(b) in conformity with appropriate administrative, engineering, financial, economic, operational, environment, and agricultural development practices (including rural development practices) and good governance;
(d) in accordance with the provisions of the Loan Agreement, any Project Agreement and any other Loan Document; and
Section 7.17 Use of the Name and Insignia of the Fund
To the fullest extent practicable, all Project facilities and vehicles shall bear the name and insignia of the fund and otherwise identify the Project as being financed by the Fund. Publication by any Loan Party or Project Party concerning the Project shall mention the fund and contribution to the Project.

Article IX
Financial Reporting and Information.
Section 9.03 Audit of Accounts.
(a) ........ audited in accordance with appropriate auditing principle consistently applied by independent auditors specified in the Loan Documents.
  The expression "due diligence" has been mentioned by the loan & other agreements for the purposes of Project Implementation. It is to be understood in the context of the prevailing circumstances under which the transaction / activity is being carried out .

The Black's Law Dictionary defines the term 'due diligence' as a measure of prudence, activity, or assiduity, as is properly to be expected from, and ordinarily exercised by, a reasonable and prudent man under the particular circumstances. The Dictionary further mentions that Due Diligence can not be measured by using any absolute standard. Due Diligence depends upon the relative facts of the special case.

The interpretation will have to be viewed by the exercise of judicious discretion and judgment taking into account all the relevant factors. There will always be several factors, e.g. exigencies of the requirements, quality & integrity of the management, sincerity of the efforts, adequacy of care, circumstances prevailing at the time of incurring of the liability etc.
  Further, the expression "substantially in accordance with the AWPBS" is also mentioned by the loan and other agreements for the purposes of project implementation. It is relevant that all the expenditures incurred are well within the Budgeted amounts & are approved & sanctioned in PRC meetings. It can be construed that even in cases of small amounts where it is not in accordance with AWPBS, than also such expenses are eligible & claimable under the project.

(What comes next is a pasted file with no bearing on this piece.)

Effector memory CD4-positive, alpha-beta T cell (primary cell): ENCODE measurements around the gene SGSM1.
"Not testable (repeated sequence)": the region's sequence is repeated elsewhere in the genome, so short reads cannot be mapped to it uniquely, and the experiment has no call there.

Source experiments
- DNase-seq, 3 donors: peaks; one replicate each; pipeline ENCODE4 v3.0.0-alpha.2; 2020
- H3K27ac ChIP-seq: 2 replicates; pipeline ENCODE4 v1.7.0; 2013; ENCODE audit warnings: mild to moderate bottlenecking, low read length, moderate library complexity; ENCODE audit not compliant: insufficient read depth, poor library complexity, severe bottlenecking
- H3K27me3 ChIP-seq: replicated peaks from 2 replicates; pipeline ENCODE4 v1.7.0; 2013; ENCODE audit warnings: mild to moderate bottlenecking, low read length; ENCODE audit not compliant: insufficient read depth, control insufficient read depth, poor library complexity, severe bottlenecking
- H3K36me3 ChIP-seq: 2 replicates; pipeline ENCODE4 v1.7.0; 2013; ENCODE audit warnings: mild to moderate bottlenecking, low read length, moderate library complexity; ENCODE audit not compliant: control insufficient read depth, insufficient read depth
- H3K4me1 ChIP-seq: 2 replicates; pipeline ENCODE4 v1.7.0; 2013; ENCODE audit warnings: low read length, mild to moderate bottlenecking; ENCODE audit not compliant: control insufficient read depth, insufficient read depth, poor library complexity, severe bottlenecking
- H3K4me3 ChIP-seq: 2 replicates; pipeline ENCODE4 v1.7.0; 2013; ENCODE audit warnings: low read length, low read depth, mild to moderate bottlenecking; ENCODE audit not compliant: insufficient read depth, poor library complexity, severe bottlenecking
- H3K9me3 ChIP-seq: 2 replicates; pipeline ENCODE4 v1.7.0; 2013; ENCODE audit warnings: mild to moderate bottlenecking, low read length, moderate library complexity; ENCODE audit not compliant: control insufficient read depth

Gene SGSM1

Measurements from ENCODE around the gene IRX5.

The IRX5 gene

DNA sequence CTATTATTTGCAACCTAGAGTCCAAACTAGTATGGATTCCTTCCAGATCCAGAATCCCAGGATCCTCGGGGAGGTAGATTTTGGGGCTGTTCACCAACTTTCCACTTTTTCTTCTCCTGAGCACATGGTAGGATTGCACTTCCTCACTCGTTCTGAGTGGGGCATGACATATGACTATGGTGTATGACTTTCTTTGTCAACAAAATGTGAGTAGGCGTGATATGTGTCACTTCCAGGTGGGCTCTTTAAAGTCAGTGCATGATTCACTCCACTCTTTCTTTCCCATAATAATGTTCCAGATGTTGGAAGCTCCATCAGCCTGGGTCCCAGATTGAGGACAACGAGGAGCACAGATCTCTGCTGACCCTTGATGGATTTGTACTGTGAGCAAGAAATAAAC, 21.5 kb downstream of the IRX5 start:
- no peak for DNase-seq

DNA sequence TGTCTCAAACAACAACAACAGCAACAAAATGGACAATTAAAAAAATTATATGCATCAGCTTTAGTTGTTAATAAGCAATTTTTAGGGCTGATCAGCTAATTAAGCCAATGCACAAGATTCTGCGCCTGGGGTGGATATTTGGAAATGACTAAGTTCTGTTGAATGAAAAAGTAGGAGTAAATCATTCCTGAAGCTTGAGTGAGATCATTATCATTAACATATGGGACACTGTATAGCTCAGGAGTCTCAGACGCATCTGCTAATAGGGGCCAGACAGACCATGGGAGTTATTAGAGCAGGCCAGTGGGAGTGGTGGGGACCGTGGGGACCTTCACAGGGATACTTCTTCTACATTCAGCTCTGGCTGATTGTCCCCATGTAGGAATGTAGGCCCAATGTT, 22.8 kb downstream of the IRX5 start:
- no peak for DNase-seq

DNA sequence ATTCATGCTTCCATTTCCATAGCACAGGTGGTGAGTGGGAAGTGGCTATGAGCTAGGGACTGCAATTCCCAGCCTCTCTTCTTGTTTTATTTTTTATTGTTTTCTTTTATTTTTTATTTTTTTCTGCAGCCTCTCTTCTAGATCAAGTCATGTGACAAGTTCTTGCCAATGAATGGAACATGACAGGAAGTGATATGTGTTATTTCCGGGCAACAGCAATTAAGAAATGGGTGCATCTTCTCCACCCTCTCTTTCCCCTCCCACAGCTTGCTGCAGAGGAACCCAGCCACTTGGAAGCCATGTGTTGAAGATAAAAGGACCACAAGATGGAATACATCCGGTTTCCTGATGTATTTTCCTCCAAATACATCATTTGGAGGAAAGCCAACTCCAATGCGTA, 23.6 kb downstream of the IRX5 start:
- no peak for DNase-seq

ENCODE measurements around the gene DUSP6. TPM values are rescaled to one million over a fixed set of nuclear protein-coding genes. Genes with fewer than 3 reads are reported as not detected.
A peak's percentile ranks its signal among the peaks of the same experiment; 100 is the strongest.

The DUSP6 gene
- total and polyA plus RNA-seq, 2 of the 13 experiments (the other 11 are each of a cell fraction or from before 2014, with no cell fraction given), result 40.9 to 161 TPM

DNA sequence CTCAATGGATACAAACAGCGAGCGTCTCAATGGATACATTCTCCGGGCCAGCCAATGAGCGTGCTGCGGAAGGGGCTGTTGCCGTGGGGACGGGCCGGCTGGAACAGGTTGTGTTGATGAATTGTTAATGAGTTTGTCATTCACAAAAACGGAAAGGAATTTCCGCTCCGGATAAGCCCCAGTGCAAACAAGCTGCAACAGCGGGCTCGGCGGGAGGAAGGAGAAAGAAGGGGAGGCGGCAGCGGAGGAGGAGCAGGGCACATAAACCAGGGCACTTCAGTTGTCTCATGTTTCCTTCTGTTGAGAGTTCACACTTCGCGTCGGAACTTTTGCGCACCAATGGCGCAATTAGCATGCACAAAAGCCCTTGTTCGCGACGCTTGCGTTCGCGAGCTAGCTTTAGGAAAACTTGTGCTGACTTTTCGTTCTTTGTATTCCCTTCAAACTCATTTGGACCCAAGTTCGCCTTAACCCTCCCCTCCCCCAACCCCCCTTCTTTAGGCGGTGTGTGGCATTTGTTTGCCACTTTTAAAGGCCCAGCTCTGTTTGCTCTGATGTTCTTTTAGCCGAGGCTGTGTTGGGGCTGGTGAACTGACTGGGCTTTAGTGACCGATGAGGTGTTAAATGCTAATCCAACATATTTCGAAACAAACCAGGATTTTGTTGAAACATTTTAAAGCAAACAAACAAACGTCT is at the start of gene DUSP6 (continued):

As contemplated by the loan & other agreements, the SEWA - JEEVIKA project had constituted the Project Review Committee (PRC) comprising of senior state level officials, Sewa senior organizers and outside professional. Meetings were organized and various Agenda items were transacted during those meetings.
Relevant items & dates of meetings are as follow :

Date Agenda (Only important items)
2-07-2002 Approval of AWPB
26-12-2002 Manpower recruitment / structure for the project. Purchase plan / procurement
8-4-2003 Approval of AWPB for the year 2003-2004 Staff recruitments, formation of PRC committees
7-6-2004 Approval of AWPB 2004-2005
  We have noted that in the PRC meting held on 8-4-2003, Item regarding maintenance of Time & Activity sheets for staff of sister organizations was discussed. It was decided that the system be implemented only on “trial basis” only. The meaning which is understood is that the worksheets of the staff of the sister organizations do not assume significant importance and it should not be accorded as absolute & necessary requirement. At best, it be considered as secondary / allied evidence for Audit purposes.
  We have considered the source data used, the assumptions & methods used and the underlined substance of the transaction. In exceptional cases, to understand the inconsistencies / deviations, further additional records / information which constitute appropriate audit evidence in support of the financial information have been obtained and considered by us.
  We have noted that all the expenses paid to AIDMI, SEWA ACADEMY, STFCC, SEWA BANK - amount of Salaries, allowances, hire charges, etc. is based on the summarized working sheets (mandays), % of expenses or any other justifiable basis. We further note that as per the internal financial and accounting control systems followed, the calculations adopted is followed for all the projects and the same is followed for the Jeevika. The assumptions and methods are fair and its appropriateness & reasonableness of such methods & their applications are exercised with high degree of responsibility & care. In absence of SEWA - Jeevika's own field staff for carrying allied / similar activities, we are of the view that the systems followed are appropriate & adequate.
  Shri Mahila Sewa Sahkari Bank Ltd. As per the special Auditor’s findings, the aggregate amount of findings is Rs.5.85/- lacs out of which Rs. 4.54/- lacs (Say 77.61%) relates to the expenses incurred and payments made to Shri Mahila Sewa Sahkari Bank Ltd. (Sewa Bank). It is pertinent to consider the relevant information about Sewa Bank, which is as follows :  In order to over come from the problem of lack of working capital and non-ownership of assets & terms of borrowing from money-lenders being exploitative and also the formal banking sector was not responsive to the special needs of informal sector women workers, the SEWA Bank was started & it was registered as a co-operative bank under the dual control of The Reserve Bank of India and The State Government. Since then it has been providing banking services to poor, illiterate self-employed women.